Other features to Google Plus, like the fact that users must opt-out of the personal search and not opt-in, have led to concerns among users and SEO’s. However, it is easy enough to switch the results back to the global, impersonalized results. There is even a way to permanently remove the personalized results in the search settings. Concerns about privacy are also prevalent, as anyone with access to private information can share it publicly. It is ultimately up to the user who they share info with, but the receiver can post it at their whim, so know your circles. As with anything on the internet, it’s a good rule of thumb that if you wouldn’t want your content on the web, don’t upload it to begin with.

As Google Plus fixes the issues and bugs that are inevitable as it gains in popularity, it will be important to make the most of its features. As the social signals for sites that have “Plus 1’s” will affect their rankings, it will be essential to have your customers, friends, and followers take the time to “Plus 1” your website. While there are already business profiles in Google Plus, expect them to take an even bigger role in the coming year. Add your business and website to the Google Plus universe, and interact with as many people as you can. While you will undoubtedly hear a fair amount of back and forth criticism as this new platform gains traction, the fact is this is a product of Google, the search engine that typically dwarfs all competition. Even if it is never as popular as Facebook or Twitter, it will have an impact on your rankings, so you’ll want to get on board.

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Why Can't We Be Friends? – A White Hat's Thoughts on Google Places

I guess it’s a good thing for the industry that the letters S-E-O are seeing an influx in news articles, especially in heavy hitters like the New York Times. In the last few months, I can remember reading several articles about the dark side of our otherwise under-the-radar industry. There was the article about the terribly negative reviews benefiting a sunglasses salesman / customer service pariah. Then there are the articles about link schemes that put the big businesses at the top of every search result, until they got caught.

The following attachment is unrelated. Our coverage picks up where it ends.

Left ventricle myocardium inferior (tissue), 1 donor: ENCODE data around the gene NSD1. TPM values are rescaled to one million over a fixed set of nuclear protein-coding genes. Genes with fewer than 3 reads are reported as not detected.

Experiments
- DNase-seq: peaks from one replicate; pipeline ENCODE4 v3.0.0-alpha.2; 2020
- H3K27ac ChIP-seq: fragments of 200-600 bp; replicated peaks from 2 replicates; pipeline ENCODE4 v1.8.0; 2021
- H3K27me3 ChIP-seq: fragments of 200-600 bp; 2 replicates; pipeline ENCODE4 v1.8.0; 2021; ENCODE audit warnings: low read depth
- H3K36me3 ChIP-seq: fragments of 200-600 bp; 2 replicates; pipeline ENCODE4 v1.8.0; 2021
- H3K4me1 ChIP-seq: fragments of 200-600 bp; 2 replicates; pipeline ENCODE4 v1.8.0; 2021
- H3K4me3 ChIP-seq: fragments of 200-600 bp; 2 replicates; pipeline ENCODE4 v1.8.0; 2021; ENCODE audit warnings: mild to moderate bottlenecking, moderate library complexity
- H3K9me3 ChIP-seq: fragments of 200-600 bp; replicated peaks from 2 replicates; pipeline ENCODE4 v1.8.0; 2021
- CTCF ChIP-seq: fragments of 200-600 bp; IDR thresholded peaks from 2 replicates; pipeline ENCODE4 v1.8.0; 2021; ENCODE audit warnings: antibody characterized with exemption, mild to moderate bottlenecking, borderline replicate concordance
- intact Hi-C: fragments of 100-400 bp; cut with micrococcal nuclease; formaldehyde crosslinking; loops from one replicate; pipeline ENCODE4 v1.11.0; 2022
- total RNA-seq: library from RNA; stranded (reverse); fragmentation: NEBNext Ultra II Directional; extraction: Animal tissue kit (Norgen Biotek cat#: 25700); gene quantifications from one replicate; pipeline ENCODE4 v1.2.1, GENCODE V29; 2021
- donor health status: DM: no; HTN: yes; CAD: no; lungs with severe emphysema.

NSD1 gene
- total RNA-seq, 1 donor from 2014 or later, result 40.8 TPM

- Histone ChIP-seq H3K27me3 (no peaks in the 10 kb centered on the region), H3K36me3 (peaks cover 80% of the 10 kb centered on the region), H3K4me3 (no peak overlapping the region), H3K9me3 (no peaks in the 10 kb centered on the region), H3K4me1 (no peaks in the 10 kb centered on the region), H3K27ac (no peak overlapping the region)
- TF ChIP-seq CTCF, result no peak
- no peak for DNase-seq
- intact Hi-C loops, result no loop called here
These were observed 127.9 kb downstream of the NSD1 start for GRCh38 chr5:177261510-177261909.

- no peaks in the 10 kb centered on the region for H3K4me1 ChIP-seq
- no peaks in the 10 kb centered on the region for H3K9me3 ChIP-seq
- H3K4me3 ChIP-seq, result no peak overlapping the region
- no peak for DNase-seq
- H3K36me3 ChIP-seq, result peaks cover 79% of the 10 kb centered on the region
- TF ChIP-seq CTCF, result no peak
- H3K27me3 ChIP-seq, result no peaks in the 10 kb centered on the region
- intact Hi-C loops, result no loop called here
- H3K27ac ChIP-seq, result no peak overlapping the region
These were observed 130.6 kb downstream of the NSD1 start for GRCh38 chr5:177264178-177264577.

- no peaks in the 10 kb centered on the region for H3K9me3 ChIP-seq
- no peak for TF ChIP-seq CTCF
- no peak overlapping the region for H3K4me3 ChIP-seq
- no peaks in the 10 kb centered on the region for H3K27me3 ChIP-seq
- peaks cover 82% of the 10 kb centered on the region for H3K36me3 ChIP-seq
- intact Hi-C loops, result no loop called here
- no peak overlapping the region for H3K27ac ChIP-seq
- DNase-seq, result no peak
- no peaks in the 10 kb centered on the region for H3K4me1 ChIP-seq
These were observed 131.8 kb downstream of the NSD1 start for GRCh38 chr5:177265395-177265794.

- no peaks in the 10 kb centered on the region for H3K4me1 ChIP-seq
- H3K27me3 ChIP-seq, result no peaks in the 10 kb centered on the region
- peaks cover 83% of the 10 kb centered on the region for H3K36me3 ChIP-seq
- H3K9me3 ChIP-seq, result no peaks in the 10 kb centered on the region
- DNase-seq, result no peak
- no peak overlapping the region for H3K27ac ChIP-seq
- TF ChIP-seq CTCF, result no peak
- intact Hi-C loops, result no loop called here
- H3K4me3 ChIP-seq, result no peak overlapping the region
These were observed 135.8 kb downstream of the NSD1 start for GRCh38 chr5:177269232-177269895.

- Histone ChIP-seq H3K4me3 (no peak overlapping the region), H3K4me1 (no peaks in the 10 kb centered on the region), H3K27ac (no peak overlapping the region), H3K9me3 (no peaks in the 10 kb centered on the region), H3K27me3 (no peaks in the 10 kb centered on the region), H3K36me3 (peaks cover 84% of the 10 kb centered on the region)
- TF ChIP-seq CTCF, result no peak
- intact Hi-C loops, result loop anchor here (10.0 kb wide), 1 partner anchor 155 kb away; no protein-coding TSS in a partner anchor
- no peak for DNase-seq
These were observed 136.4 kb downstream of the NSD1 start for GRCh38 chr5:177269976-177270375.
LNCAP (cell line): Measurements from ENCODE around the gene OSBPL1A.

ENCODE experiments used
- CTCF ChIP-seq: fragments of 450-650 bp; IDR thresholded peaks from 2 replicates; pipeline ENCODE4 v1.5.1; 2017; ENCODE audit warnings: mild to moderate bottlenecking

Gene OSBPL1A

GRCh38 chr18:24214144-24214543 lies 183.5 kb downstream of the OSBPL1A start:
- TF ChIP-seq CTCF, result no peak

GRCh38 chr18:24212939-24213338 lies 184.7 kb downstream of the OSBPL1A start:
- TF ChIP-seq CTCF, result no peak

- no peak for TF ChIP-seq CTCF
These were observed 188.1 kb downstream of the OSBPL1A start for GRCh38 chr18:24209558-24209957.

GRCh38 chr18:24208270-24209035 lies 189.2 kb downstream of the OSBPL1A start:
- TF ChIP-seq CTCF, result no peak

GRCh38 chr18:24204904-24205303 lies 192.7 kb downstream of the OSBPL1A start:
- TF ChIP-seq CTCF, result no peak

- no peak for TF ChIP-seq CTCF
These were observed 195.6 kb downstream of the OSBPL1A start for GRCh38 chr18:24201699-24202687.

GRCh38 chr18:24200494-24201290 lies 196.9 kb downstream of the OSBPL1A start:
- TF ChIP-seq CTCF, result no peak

I guess it’s a better thing that Google also reads these articles, because that seems to be the only time white hat SEO’s see results they’ve been clamoring for.  The most recent article was again posted by The Times, and brought to light Google’s shortcomings in their local search section, a section Google has been actually been placing more value on in recent months. In an effort to keep listings as up to date as possible, Google allows searchers to request that a business’ status be updated to “reported to be closed”. After a couple of clicks on this link, the listing will begin to show that the listing is in fact “reported to be closed”. With more clicks, and a supposed review, that listing can be updated to “permanently closed”. One of Google’s responses here is that it also places a “Not True?” clickable text next to these closed reports, in case the listing is actually open. However, honest local businesses trying to re-open their never closed business have had varying, if any, success.

Not long ago, I read how one of the good guys – Mike Blumenthal – was leading the “fight” against this problematic system. He went right to Google’s places page and reported it to be closed, inviting followers to do the same as part of his experiment. In no time, Google’s listing was reportedly closed. It’s nice to know they don’t play favorites.

For how long Google remained closed is not the main issue. The problem is that a stand-up SEO has to resort to these creative and relatively drastic measures to get noticed and bring attention to a problem that local businesses feel is pretty serious.  Google recommends businesses claim and fill out their local profiles to enhance their ranking in local search. This makes it extra disheartening to know that local businesses have little to no support from Google itself when their listing is victim to a competitor or an upset customer.

Businesses will benefit from Google’s effort to localize search, especially as more, and soon all, people turn to their smartphones for nearby results. But this benefit will be equally damning if an open business shows up closed, removing honest competition and preventing potential customers from making their own choices. Google often responds with numbers about how long it would take to respond to every claim or complaint filed, and the man power it would take. This is true. We do ask a lot of Google. But Google has dominated the game, and will continue to do so, so small businesses are at their mercy.

The underlying problem is the relationship Google has established with SEO’s. For every shady black-hat firm or tactic, there are ten more honest white hat SEO’s just trying to do right by their clients and the search engines. SEOs are the best way for Google to learn about bugs and shortcomings, but are kept at arm’s length with no direct answers or support. Instead of SEOs and SEs working together to make the S better. for everyone, it’s still Google’s world. I just prefer we not have to read about it in The Times.